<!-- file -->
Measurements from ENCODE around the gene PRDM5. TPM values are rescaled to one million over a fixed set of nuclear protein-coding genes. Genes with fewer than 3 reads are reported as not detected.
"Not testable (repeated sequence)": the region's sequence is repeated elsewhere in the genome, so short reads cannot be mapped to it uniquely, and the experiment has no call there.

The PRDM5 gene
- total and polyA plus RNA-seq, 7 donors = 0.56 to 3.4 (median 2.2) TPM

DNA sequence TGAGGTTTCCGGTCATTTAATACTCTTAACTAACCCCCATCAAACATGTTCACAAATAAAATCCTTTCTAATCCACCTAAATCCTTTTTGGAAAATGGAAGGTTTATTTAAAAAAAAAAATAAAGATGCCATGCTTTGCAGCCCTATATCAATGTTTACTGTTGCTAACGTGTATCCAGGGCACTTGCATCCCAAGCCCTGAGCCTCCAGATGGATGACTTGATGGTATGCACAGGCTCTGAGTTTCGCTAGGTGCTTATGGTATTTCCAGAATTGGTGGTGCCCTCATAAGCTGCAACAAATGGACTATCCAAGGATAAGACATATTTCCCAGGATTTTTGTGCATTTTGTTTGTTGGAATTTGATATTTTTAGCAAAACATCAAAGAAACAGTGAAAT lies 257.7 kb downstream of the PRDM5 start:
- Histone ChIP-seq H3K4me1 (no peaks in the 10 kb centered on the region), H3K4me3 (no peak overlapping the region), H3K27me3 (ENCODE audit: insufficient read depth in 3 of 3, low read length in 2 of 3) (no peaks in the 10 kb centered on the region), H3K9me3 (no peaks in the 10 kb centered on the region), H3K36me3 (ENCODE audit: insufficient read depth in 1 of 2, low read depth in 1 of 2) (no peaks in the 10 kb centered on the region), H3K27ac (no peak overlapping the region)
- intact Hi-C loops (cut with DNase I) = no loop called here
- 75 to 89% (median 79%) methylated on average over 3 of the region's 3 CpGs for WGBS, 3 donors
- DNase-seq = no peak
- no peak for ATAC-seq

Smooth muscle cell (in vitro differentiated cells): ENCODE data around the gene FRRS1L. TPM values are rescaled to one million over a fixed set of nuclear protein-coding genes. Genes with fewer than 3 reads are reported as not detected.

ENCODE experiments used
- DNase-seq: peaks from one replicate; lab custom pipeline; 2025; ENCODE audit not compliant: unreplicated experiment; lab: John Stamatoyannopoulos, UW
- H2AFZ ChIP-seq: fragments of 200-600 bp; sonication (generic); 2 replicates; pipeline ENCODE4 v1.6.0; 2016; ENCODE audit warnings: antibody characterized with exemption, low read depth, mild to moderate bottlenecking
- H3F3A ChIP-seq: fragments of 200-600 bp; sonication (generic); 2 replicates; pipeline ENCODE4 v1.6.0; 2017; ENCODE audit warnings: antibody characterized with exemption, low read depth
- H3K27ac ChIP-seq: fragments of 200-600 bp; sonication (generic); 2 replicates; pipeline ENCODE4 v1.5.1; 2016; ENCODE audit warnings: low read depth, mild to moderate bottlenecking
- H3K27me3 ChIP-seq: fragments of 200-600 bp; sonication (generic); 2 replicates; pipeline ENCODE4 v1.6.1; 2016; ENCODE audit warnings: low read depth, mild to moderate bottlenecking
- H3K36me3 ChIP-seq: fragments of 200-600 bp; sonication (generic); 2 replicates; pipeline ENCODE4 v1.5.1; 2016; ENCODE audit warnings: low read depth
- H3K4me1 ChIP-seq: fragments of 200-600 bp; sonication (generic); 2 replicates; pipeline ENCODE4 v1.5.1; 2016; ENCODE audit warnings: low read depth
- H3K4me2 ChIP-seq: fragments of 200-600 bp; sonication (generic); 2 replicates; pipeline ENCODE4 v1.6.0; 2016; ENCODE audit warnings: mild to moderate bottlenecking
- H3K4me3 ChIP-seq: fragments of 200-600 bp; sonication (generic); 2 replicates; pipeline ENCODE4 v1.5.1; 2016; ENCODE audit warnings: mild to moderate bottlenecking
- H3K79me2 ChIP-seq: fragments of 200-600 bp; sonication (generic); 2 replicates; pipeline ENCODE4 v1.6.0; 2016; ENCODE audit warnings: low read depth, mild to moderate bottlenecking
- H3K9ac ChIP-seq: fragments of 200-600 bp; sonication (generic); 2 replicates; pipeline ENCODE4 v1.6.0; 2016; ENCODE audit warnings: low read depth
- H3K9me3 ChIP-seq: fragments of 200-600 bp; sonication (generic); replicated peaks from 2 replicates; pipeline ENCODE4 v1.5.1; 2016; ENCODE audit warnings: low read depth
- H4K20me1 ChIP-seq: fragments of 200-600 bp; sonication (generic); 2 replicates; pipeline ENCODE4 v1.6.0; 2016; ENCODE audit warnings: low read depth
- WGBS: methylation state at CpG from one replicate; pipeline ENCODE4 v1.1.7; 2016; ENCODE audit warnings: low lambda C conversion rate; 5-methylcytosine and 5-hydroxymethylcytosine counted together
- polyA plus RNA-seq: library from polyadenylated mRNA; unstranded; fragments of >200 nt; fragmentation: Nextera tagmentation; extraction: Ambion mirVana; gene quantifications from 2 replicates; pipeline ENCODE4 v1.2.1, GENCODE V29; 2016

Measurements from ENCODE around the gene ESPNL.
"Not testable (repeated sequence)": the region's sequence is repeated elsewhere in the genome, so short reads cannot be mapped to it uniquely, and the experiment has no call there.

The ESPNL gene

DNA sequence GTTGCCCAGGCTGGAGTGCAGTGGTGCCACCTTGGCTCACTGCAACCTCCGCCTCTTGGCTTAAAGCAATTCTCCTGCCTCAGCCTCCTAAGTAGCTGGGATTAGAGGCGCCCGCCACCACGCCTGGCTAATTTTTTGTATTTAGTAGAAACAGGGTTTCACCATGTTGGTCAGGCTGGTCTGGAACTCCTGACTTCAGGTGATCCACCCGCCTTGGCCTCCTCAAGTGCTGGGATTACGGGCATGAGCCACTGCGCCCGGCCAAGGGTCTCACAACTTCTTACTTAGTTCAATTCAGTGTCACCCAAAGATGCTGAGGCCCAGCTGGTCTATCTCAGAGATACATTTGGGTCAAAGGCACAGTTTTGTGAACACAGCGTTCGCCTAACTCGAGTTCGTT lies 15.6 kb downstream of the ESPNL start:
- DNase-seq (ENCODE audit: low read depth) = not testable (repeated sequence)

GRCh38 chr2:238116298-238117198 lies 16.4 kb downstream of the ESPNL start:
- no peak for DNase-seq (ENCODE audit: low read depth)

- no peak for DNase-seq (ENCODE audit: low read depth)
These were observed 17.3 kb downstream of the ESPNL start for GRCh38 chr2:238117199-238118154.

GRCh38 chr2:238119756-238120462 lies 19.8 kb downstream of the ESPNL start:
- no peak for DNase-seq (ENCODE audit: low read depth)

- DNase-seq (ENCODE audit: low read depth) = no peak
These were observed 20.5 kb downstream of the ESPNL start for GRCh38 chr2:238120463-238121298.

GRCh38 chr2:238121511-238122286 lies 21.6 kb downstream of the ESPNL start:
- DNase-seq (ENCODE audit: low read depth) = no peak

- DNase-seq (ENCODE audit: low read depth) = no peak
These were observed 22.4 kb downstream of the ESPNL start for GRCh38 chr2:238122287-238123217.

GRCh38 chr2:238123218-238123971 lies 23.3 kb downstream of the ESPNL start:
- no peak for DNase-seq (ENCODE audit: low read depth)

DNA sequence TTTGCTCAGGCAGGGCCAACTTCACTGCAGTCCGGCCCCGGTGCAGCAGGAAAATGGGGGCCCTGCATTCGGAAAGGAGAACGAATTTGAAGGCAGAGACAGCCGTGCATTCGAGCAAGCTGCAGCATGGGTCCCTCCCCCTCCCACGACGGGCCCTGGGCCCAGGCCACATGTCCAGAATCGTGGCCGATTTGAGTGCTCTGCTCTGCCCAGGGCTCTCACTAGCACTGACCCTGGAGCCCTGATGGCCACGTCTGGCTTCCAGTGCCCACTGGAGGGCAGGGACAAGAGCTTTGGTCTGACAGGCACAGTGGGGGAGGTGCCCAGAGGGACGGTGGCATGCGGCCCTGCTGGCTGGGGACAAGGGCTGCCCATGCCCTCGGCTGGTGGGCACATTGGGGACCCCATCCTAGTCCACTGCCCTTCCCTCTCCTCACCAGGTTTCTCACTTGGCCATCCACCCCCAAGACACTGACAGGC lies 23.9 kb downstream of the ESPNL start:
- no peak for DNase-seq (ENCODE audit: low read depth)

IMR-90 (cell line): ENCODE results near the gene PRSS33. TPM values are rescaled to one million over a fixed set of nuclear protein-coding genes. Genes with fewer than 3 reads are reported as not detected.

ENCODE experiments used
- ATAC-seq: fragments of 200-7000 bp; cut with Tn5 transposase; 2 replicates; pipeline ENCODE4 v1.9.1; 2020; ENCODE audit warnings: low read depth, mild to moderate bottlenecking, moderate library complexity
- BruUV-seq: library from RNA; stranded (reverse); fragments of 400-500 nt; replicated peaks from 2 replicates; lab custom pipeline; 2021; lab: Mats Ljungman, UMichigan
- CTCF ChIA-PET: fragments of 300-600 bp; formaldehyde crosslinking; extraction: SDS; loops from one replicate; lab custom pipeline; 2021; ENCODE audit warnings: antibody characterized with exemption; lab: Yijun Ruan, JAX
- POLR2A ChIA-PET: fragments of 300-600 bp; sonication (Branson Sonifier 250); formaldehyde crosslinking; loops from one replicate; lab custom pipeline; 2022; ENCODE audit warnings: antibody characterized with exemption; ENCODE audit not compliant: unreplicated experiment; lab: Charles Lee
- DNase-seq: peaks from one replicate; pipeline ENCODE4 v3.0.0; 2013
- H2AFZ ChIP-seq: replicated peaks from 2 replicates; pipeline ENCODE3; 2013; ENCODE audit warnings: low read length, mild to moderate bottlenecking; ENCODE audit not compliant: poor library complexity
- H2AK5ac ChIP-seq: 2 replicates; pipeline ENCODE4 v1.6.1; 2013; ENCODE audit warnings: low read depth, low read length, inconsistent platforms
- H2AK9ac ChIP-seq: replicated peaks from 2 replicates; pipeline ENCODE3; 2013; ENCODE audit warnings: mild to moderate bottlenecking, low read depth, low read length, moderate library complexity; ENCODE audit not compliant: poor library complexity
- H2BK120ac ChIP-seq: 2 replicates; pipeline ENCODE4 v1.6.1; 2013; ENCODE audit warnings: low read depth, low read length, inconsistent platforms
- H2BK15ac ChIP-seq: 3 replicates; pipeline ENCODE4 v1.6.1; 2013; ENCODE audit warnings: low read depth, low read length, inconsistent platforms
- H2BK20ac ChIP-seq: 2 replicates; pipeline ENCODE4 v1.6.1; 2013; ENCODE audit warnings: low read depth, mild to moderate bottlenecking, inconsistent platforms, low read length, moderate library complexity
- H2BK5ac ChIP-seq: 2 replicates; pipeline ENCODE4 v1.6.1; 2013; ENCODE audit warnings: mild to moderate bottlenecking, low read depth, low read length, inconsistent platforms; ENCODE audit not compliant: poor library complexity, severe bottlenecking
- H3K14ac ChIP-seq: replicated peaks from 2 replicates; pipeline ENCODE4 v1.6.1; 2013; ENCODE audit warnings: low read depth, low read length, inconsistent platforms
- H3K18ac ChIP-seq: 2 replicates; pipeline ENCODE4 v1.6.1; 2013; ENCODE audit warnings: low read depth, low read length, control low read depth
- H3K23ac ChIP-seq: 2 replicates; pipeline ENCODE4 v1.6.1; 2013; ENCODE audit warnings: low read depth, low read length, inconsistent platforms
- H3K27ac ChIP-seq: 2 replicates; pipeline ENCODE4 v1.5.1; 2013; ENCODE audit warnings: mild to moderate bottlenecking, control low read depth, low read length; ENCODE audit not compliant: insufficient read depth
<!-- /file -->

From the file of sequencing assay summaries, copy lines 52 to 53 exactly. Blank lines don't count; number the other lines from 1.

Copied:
- BruUV-seq: library from RNA; stranded (reverse); fragments of 400-500 nt; replicated peaks from 2 replicates; lab custom pipeline; 2021; lab: Mats Ljungman, UMichigan
- CTCF ChIA-PET: fragments of 300-600 bp; formaldehyde crosslinking; extraction: SDS; loops from one replicate; lab custom pipeline; 2021; ENCODE audit warnings: antibody characterized with exemption; lab: Yijun Ruan, JAX